... disembowelled sheep hanging, ghastly in their fleeces, from the hooks outside the butchers' and cheesemongers' shops; or returning home at night from the opera, amid the flare of the footmen's torches, must have heard the distant cries of some imprudent person struggling in the hands of marauders; or, again, on Sundays and holidays have been stopped by the crowd gathered round the pillory where some too easy-going husband sat crowned with a paper-cap in a hail-storm of mud and egg-shells and fruit-peelings, ...
— The Countess of Albany • Violet Paget (AKA Vernon Lee)

... Petrarch at Avignon was the illness of the Pope, which retarded his decision on several important affairs. Clement VI. was fast approaching to his end, and Petrarch had little hope of his convalescence, at least in the hands of doctors. A message from the Pope produced an imprudent letter from the poet, in which he says, "Holy father! I shudder at the account of your fever; but, believe me, I am not a flatterer. I tremble to see your bed always surrounded with physicians, who ...
— The Sonnets, Triumphs, and Other Poems of Petrarch • Petrarch

... it now had shaped itself demanded some sort of decision. Without the whole truth he was reluctant to leave, and it was imprudent to remain any longer. ...
— Peter the Brazen - A Mystery Story of Modern China • George F. Worts

... the water-side, just where the bend of the river secured them from observation; or in the green lane leading from Lexley Park to my farm, while Miss Stanley took charge of the pony-chaise during the hasty explanations of the imprudent couple. Having little to occupy my leisure during the intervals of my agricultural pursuits, I was constantly running against them, with my gun on my shoulder or my fishing-rod in my hand. I almost feared young Sparks ...
— Blackwood's Edinburgh Magazine, No. CCCXXXVI. October, 1843. Vol. LIV. • Various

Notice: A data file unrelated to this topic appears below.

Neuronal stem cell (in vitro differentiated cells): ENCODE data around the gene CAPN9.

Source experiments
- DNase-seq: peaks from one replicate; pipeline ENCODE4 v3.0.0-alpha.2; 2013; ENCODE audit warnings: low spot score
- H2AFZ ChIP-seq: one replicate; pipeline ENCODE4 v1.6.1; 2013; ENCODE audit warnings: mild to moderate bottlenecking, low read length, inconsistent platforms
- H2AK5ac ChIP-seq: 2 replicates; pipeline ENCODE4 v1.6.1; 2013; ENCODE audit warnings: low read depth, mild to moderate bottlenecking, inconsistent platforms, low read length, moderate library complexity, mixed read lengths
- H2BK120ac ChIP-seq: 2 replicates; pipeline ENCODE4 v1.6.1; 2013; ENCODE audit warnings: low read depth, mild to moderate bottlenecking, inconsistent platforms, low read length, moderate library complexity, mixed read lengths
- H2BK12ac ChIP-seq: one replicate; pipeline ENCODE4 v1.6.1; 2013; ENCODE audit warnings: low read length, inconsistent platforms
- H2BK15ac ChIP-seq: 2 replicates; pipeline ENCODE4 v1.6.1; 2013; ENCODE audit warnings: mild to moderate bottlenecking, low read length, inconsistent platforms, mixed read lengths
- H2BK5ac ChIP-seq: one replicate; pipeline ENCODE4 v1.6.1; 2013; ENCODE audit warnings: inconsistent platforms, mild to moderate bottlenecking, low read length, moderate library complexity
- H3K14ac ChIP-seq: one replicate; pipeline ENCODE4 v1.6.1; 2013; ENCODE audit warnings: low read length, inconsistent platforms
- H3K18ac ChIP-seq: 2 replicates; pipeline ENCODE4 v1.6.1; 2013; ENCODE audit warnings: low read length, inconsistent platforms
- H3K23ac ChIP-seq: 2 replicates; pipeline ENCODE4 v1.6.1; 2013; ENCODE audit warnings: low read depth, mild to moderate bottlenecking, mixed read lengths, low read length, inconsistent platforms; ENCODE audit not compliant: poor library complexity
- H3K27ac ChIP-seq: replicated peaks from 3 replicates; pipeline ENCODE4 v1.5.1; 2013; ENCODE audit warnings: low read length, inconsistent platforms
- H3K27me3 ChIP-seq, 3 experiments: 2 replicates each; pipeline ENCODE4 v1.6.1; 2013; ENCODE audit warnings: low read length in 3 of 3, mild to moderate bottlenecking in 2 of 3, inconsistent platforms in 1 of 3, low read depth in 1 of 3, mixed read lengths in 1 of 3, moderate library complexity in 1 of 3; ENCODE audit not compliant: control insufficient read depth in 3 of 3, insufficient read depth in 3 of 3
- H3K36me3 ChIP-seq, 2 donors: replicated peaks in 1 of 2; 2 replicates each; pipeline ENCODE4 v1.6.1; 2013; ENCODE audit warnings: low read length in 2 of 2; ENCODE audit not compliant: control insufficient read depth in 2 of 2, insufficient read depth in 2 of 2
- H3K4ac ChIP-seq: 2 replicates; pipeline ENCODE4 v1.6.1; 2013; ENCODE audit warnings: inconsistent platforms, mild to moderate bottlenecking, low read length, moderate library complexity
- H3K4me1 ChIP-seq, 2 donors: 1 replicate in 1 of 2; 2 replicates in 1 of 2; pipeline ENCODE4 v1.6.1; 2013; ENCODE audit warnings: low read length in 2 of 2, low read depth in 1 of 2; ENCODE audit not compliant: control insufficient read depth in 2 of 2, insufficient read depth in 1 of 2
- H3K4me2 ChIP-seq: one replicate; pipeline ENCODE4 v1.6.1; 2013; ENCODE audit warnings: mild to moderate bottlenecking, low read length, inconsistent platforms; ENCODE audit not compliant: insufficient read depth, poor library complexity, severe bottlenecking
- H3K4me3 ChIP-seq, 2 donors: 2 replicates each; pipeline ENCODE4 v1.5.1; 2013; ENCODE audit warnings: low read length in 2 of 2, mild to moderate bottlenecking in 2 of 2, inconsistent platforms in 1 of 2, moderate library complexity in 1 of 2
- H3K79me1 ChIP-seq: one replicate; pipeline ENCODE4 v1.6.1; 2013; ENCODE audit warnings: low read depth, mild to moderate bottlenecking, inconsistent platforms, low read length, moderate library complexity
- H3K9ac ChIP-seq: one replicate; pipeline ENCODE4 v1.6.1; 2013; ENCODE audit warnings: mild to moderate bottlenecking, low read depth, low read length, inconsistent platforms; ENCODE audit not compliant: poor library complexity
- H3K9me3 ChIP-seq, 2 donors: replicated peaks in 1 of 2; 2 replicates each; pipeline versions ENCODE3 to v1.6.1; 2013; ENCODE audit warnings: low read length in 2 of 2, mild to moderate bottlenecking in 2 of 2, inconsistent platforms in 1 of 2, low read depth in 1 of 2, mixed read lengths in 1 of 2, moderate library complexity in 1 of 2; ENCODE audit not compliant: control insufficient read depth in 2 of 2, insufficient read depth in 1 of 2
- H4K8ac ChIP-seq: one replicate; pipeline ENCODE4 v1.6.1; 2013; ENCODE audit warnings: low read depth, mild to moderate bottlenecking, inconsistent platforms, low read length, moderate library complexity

... there she had a revulsion of feeling. The room was not safe, the house was not safe. Not now. She had been very imprudent. She had run straight home to her hiding-place, her only refuge. Why had she not waited to make sure that she was followed? Then she could have slipped away in a different direction until she had evaded pursuit, and returned to her room afterwards. ...
— The Moon Rock • Arthur J. Rees

... earlier writers and declared that he desired, above all things, the increase of population. He would have had indeed to explain that he desired the increase of a sound and virtuous population; and that hasty and imprudent increase led to misery and to a demoralisation which would ultimately limit numbers in the worst way. We shall see directly how nearly he accepts this view. Meanwhile, by insisting upon the need of limitation, he was led to speak often as ...
— The English Utilitarians, Volume II (of 3) - James Mill • Leslie Stephen

... not break my embroidery silk; that jerk was imprudent, and trust me, my dear, the screw of that silk winder is not so much to blame as you would have me think; take patience with yourself and with me. There is no great harm done, no unbearable imputation, you ...
— Helen • Maria Edgeworth



Words linked to "Imprudent" :   rash, ill-considered, imprudence, foolish, improvident, injudicious, indiscreet, ill-judged, prudent, shortsighted, careless